That requirement for nuance, judgement and perspective is dissipating rapidly. We are addicted to useless information and data retention, not comprehension or understanding. We are now bombarded with a deluge of superfluous information by social media. More to the point the useless data and bricolage condition our judgment, as it must in order to survive.

How many now join up the dots as Chomsky has and bring them into common sense utterance in simple plain speech and with social engagement? Very few. Very few from the academic community at least. Chomsky is right that the time servers and corporate drones of academia are deliberately or intellectually missing the Big Picture.

One point he has not addressed is how the current neo-liberal rewarping of human identity is creating social atomisation and political disconnection. We are now so embroiled in what we do that we hardly ever question it or fully understand the machine behind it. We no longer have time to consider what we are doing.

Chomsky quotes Robert McNamara in Manufacturing Consent to the effect that all the power brokers are interested in is quiescent serfs dedicated to personal wealth maximisation, not a culture of dissent.

McNamara, a brilliant but non-deviant character, was an ultra-competitive and narrow-minded technocrat which made him complicit in the carpet bombing of Tokyo and the Vietnam war. He even acknowledges that had he been on the losing side he could have been prosecuted for war crimes. If only McNamara had slightly wilder college days.

So the masses are duped by propaganda and caught by a Social Darwinist cult that Chomsky despises. Paradoxically, Chomsky is himself a survivor in that world, and has had to make his compromises, as we all do. ‘You’re going to have to serve somebody,’ as Bob Dylan sang.

Optimism Over Despair

Nonetheless, as Chomsky argues in his new book, we need Optimism Over Despair (2017), perhaps a social-democratic New Deal, checking unbridled capitalism.

As creatures of bounded rationality in an increasingly over-specialised world the Big Picture is a luxury perhaps, reserved for a corporate- and military-funded former M.I.T. Professor. He now operates from a salubrious post-retirement position in Arizona – the greatest quality of life retirement home in America – which is not to be in the least dismissive of Chomsky’s staggering achievements.

Chomsky rightly regards the U.S. as a terror state that acts without restraint, while accusing others of the same crimes. Thus the labels of terrorism and counter-terrorism conceal a multitude of agendas and doublespeak, while permitting the basest acts.

I am unconvinced by the evidence for a common nascent language of universal and deep structure. Chomsky has never explained adequately the idea of recursion, a kind of infinity of deep structure, and thus the linguistic ideas appear counter-intuitive and perhaps fundamentally incorrect. But I claim no expertise in this domain. Nonetheless, I cling to the belief that there is a common universal of pragmatic compunction, though varying in context and time.

Of course none of that is to gainsay or contradict the clear speech of his inter-subjective and all-encompassing journalism and political tracts, for which he deserves great praise.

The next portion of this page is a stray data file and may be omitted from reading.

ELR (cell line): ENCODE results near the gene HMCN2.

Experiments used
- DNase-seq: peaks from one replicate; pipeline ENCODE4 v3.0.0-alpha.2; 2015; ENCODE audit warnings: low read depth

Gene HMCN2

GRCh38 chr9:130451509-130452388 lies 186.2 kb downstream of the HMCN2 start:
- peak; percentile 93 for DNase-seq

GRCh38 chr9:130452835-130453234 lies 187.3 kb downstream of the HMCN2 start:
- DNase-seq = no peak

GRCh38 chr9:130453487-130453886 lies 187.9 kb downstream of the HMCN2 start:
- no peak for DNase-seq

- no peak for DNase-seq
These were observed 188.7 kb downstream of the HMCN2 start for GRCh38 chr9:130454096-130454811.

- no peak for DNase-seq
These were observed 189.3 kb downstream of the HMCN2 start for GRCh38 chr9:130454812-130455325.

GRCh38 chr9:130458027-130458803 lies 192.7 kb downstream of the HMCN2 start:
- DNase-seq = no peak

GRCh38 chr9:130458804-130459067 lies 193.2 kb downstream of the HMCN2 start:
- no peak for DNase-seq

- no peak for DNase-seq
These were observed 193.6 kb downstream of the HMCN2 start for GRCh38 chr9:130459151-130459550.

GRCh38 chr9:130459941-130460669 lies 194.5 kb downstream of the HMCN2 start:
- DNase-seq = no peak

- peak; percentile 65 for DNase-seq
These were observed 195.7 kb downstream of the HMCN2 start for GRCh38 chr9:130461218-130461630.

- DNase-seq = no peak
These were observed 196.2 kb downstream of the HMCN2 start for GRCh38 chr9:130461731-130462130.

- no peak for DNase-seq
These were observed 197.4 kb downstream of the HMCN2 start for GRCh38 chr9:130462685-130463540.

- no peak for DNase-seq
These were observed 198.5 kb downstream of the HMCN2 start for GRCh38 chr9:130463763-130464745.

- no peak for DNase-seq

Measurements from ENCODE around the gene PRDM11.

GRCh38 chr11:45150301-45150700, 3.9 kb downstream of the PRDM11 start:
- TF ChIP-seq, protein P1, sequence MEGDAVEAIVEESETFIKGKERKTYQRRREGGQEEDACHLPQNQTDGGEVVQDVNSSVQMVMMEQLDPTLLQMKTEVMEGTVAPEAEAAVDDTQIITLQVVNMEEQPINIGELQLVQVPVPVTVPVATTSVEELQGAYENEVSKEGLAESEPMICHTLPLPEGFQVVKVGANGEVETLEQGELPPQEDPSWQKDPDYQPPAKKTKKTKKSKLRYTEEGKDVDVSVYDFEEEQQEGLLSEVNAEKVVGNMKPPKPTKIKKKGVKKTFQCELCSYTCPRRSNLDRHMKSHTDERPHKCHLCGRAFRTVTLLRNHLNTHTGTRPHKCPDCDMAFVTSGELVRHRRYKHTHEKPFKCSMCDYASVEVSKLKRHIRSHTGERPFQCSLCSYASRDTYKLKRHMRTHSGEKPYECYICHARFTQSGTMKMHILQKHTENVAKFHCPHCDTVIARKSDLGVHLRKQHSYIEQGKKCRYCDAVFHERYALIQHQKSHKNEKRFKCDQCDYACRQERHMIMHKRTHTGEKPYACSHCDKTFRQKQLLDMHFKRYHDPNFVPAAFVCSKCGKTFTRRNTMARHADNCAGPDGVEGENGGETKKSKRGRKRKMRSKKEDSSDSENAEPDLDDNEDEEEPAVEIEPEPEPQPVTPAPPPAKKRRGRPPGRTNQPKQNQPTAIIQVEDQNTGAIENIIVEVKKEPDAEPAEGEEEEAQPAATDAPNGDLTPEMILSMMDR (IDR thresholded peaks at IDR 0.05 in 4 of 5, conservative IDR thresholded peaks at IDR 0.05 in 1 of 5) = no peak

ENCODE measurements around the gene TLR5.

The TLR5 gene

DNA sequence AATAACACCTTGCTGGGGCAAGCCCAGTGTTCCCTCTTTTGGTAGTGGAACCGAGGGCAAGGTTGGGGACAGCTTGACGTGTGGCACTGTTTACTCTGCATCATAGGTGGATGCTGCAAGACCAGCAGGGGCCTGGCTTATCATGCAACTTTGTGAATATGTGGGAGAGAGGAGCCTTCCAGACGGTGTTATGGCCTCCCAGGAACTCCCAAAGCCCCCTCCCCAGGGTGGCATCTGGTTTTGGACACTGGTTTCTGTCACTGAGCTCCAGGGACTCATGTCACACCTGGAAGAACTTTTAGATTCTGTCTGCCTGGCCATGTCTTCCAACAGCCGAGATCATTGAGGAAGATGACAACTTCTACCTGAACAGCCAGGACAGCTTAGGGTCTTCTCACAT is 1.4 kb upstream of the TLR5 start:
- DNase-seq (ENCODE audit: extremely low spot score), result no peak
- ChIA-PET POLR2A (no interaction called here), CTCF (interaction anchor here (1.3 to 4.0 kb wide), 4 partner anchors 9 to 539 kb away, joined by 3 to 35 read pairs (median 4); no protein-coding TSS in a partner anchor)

Responding to Chomsky

Here I summarise the injunctions I have gleaned from Chomsky’s work:

  • Think independently and do not buy into the mass media consensus. Remain acutely vigilant to doublespeak technobabble. Hearing euphemisms such as ‘politically impossible,’ ‘fiscal stabilisation,’ ‘military intelligence’ or ‘known unknowns’ should sound off alarm bells.
  • Question how implausible nonsense is considerable acceptable, and campaign, if at all possible, for freedom and justice.
  • Assert the importance of historical memory, as Milan Kundera emphasised. In laughter all evil is compacted as Friedrich Nietzsche wrote. If we fail to remember, we’re sure to repeat the same obscenities.
  • Oppose fascism in all its current incarnations, including corporate fascism. Do not sympathise with your captors or enemies.
  • Recognise true hypocrisy for what it is. The hypocrite is someone who applies to others standards they refuse to apply to themselves, of which American foreign policy is a paradigmatic case. Remain flexible and non-puritanical however.
  • Understand that the definition of terrorism is manufactured by a terrorist corporate and state elite. Just as the French tortured in Algeria, the Americans did the same in Guantanamo Bay. Yet both claimed the high moral ground. Terrorism is only what they do to us.
  • Resist the rise of moral relativism, which is part of a triage of evil (joining post-truth and neo-liberalism) that Chomsky identifies in the U.S. Republican Party, which he has singled out as the most dangerous political organisation on Planet Earth.
  • Acknowledge how the cost-benefit analysis of neo-liberalism is turning us into homo economicus, making us lose compassion for one another, besides generating environmental catastrophes.
  • Embrace the educational tools necessary to defend oneself, and develop communities of resistance within rapidly atomising societies.

Interrogation carried out in Guantanamo Bay.


Perhaps the most disturbing idea that comes through in Knight’s book about Chomsky does not apply to him directly, but relates to how the political ground has moved so far to the right that Richard Nixon, who supported environmental initiatives, Keynesian economics and state-funded medicine, might now be labelled a Communist.

If Chomsky manipulated the corporatocracy to achieve and advocate his political views I would tend to applaud rather than condemn him. To penetrate the orifices of the establishment and to subvert from within is surely a great achievement in itself. It’s always better to be pissing out than pissing in, for as long as you can anyway.


About Author

David Langwallner is a human rights lawyer and founder of the Innocence Project in Ireland. He was previously Dean of Law at Griffith College. He was made Pro Bono & Public Interest Team/Lawyer of the Year at the AIB Private Banking Irish Law Awards 2015.